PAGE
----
1 entry found.
Common Name: Pink Ice, Protea
Botanical Name: Protea susannae (pro-TEE-a sooz-AN-ay)
Decorative Life: 10-20 days.
Post Harvest Care
- Remove bottom leaves if present, recut stems under water and place into a fresh flower food solution.
- Leaf blackening due in part to low light therefore low carbohydrate, keep in well-lit situation. The sugar in some flower foods can sometimes prevent leaf blackening. However, it seems that glucose works better than sucrose which may explain why some flower foods work and others do not in preventing leaf blackening.
- Member of the Proteaceae (protea family).
- Native to South Africa.
- Relatives include Grevillea, Leucodendron, Leucospermum and Banksia.
- Numerous flowers in cone-shaped heads, 4 inches long, surrounded by stiff colored bracts.
- Stems with leathery leaves, cut to various lengths.
- Plant is an evergreen shrub, classed as a dicotyledon.
- Flowers are not fragrant.
Availability: Most times of the year.
Flower Color: Pink with silvery hairs on bracts.
Storage Specifics: 32-34 F, provide light during storage to prevent leaf blackening. However, some types do not store well over one week.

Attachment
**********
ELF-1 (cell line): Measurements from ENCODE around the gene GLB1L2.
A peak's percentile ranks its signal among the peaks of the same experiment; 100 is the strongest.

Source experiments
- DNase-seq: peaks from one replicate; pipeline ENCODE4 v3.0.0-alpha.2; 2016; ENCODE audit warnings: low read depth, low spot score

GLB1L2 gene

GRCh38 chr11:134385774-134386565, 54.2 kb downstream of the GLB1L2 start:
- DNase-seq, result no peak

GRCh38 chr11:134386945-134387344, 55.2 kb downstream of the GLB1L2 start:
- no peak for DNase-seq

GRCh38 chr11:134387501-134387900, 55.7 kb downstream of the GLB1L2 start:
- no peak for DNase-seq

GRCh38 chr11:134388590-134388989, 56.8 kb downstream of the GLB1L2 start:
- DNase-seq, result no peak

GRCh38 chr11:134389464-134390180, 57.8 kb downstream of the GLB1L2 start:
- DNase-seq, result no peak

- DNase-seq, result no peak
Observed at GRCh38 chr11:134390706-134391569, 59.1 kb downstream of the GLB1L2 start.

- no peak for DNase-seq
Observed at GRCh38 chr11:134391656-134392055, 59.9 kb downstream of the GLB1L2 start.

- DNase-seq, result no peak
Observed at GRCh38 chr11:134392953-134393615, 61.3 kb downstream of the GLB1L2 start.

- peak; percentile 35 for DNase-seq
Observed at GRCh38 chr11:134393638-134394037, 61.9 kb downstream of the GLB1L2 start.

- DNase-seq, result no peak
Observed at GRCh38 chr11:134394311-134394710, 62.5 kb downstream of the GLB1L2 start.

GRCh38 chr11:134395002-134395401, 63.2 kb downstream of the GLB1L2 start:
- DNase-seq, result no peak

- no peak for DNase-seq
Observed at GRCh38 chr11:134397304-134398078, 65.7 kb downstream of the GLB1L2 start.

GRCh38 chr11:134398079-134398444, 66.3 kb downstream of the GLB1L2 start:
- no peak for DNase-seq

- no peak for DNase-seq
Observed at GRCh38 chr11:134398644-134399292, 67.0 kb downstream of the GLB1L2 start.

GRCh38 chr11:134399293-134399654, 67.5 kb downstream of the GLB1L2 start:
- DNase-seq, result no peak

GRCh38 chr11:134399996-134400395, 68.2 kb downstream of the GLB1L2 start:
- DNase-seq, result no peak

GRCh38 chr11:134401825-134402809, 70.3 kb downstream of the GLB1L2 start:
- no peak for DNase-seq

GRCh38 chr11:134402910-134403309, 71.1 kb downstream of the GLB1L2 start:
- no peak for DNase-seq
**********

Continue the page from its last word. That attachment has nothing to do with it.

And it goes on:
- Named after Proteus, a Greek sea god with the power of prophecy.
- Spectacular focal points in contemporary arrangements, the durable Protea will often bloom for several months.
- Suitable for drying. Leaves can turn black due to low light and especially due to lack of carbohydrate. Therefore, make sure a fresh flower food containing sugar is used.
Recent Findings: Using the cultivar 'Sylvia' (a cross between P. eximia X P. susannae) Stephens, Jacobs and Holcroft (2001) noted that sucrose actually increased leaf blackening whereas glucose reduced it. Therefore, at least with this cultivar, sugar type was very important. Crick and McConchie (1999) showed that ethanol vapor treatments during storage can greatly reduce leaf blackening.